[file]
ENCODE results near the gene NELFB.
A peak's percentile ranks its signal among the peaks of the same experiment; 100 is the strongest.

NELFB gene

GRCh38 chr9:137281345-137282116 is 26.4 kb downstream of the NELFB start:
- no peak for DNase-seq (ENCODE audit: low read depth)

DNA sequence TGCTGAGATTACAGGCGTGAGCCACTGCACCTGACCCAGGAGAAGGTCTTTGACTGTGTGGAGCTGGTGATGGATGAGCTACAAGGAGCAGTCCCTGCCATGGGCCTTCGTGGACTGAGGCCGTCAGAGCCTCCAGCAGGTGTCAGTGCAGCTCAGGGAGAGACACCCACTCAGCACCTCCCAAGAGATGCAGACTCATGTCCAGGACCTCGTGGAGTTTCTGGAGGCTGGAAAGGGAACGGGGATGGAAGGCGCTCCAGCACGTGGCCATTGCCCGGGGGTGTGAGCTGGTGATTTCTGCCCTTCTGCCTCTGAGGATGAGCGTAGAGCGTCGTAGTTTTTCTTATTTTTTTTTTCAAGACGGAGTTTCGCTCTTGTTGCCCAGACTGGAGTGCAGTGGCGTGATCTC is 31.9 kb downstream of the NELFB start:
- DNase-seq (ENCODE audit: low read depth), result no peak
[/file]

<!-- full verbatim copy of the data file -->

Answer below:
ENCODE results near the gene NELFB.
A peak's percentile ranks its signal among the peaks of the same experiment; 100 is the strongest.

NELFB gene

GRCh38 chr9:137281345-137282116 is 26.4 kb downstream of the NELFB start:
- no peak for DNase-seq (ENCODE audit: low read depth)

DNA sequence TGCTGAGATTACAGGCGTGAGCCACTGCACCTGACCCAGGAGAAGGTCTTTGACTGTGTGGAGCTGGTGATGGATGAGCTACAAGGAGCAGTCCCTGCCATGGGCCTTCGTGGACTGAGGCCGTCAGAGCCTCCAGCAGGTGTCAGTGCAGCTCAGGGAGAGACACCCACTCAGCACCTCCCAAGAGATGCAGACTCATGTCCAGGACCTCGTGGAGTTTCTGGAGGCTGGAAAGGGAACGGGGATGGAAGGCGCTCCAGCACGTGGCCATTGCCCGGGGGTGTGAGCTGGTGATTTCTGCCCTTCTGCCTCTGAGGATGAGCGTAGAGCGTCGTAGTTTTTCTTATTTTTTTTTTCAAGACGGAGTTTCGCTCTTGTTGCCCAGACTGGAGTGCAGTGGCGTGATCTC is 31.9 kb downstream of the NELFB start:
- DNase-seq (ENCODE audit: low read depth), result no peak